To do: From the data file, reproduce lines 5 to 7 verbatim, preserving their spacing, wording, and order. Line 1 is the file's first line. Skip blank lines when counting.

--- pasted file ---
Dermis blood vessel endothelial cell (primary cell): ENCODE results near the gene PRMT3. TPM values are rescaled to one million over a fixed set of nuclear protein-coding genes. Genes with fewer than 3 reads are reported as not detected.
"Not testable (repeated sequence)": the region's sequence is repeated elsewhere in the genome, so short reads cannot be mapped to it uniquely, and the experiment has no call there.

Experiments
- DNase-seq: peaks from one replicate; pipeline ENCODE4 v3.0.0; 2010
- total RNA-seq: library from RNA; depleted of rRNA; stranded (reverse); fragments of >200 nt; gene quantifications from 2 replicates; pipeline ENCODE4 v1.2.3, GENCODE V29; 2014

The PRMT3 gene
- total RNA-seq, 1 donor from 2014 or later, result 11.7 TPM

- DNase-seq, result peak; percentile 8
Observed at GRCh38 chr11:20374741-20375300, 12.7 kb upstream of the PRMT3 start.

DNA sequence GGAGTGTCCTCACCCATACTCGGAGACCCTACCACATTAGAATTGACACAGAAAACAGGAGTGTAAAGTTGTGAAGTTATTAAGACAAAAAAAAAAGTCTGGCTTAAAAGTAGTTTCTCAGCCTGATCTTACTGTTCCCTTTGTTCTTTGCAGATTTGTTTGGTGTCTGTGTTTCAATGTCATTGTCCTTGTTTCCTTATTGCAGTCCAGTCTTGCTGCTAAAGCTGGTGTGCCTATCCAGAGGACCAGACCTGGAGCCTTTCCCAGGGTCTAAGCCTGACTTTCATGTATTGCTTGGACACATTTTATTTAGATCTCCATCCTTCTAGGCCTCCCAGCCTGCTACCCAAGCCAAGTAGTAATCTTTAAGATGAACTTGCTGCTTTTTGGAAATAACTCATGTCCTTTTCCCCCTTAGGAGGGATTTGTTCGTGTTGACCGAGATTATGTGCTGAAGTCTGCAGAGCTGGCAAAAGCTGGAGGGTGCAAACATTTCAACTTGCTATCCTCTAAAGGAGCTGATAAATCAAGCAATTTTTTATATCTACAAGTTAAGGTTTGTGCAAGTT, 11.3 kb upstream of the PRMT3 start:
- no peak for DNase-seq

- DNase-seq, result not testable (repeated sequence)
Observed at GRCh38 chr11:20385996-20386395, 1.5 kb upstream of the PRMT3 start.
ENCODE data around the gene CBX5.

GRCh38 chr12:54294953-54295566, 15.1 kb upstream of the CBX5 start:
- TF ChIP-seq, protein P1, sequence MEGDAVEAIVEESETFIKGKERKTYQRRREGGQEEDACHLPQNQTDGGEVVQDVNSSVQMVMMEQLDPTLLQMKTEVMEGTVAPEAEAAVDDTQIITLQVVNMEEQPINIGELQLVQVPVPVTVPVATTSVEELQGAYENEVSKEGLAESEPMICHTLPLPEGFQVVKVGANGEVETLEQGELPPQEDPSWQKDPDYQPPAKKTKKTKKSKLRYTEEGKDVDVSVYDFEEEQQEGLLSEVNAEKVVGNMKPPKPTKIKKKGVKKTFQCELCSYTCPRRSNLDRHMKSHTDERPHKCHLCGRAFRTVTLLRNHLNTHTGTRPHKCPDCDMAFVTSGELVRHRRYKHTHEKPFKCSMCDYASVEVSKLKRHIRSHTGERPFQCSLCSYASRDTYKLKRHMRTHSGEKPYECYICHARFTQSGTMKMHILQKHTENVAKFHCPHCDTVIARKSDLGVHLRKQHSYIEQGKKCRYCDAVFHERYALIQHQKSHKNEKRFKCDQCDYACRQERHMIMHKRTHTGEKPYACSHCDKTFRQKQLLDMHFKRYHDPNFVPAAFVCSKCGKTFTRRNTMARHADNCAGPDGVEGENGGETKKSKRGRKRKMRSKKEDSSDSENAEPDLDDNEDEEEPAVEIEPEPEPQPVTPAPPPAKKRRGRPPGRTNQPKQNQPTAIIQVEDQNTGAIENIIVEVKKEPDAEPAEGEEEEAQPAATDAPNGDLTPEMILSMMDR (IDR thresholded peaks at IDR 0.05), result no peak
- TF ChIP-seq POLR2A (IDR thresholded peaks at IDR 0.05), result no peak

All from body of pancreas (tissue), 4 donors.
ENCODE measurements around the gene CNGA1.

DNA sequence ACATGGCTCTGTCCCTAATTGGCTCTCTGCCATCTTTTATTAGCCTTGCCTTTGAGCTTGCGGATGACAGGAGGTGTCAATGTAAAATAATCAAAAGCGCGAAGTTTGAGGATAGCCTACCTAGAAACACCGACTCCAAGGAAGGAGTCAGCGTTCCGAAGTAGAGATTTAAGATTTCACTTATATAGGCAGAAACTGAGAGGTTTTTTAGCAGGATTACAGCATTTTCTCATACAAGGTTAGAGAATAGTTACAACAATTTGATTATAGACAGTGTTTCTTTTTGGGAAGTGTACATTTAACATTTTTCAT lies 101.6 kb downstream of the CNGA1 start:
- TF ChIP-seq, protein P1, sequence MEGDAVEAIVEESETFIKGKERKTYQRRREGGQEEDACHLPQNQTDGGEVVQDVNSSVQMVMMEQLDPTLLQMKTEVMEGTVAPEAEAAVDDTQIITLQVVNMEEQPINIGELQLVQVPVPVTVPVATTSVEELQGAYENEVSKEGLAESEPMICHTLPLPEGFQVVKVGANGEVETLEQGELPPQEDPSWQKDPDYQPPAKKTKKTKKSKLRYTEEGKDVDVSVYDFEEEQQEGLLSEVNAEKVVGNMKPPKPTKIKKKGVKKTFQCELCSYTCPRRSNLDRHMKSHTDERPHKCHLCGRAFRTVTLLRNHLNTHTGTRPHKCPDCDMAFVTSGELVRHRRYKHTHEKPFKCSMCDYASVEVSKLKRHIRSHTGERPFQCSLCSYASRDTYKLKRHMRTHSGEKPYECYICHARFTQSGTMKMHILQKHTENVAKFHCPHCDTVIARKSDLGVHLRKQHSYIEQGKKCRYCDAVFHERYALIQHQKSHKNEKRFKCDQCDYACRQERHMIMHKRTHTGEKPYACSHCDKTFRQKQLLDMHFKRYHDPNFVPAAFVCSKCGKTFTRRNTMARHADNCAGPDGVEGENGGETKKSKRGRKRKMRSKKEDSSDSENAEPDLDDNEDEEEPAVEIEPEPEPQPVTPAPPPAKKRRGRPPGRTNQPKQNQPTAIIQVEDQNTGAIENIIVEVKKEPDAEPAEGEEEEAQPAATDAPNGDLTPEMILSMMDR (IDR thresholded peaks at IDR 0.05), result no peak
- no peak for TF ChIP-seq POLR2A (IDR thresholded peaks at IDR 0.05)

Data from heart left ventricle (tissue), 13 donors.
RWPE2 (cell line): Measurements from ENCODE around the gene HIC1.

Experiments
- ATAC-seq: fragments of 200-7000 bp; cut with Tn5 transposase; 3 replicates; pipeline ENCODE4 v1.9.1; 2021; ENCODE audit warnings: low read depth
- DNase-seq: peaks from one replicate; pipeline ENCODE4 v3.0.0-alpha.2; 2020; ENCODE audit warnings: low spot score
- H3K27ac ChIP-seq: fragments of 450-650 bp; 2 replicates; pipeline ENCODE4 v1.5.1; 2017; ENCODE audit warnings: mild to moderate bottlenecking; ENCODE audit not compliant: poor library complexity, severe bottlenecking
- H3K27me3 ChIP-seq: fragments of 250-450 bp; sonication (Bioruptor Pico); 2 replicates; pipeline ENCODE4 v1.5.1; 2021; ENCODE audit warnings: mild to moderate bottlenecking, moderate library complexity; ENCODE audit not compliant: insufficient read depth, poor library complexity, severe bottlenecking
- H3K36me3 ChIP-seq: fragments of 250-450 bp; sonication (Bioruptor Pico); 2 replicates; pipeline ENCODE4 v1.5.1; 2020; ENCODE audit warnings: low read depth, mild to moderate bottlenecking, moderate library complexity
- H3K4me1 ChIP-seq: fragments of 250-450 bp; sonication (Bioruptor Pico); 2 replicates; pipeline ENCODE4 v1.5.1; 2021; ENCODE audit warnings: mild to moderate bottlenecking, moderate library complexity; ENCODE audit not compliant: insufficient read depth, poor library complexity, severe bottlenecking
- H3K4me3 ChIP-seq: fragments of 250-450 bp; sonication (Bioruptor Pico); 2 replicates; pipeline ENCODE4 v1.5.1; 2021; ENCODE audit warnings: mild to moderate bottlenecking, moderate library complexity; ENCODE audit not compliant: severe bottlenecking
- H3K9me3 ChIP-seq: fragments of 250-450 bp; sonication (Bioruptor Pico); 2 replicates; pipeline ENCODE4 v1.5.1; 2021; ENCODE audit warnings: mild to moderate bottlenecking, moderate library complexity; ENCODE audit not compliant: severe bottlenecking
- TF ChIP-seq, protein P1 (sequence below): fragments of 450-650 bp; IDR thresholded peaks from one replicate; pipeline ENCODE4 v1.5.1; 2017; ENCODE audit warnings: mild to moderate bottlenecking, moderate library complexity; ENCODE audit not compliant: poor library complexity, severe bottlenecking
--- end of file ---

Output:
- total RNA-seq: library from RNA; depleted of rRNA; stranded (reverse); fragments of >200 nt; gene quantifications from 2 replicates; pipeline ENCODE4 v1.2.3, GENCODE V29; 2014

The PRMT3 gene
- total RNA-seq, 1 donor from 2014 or later, result 11.7 TPM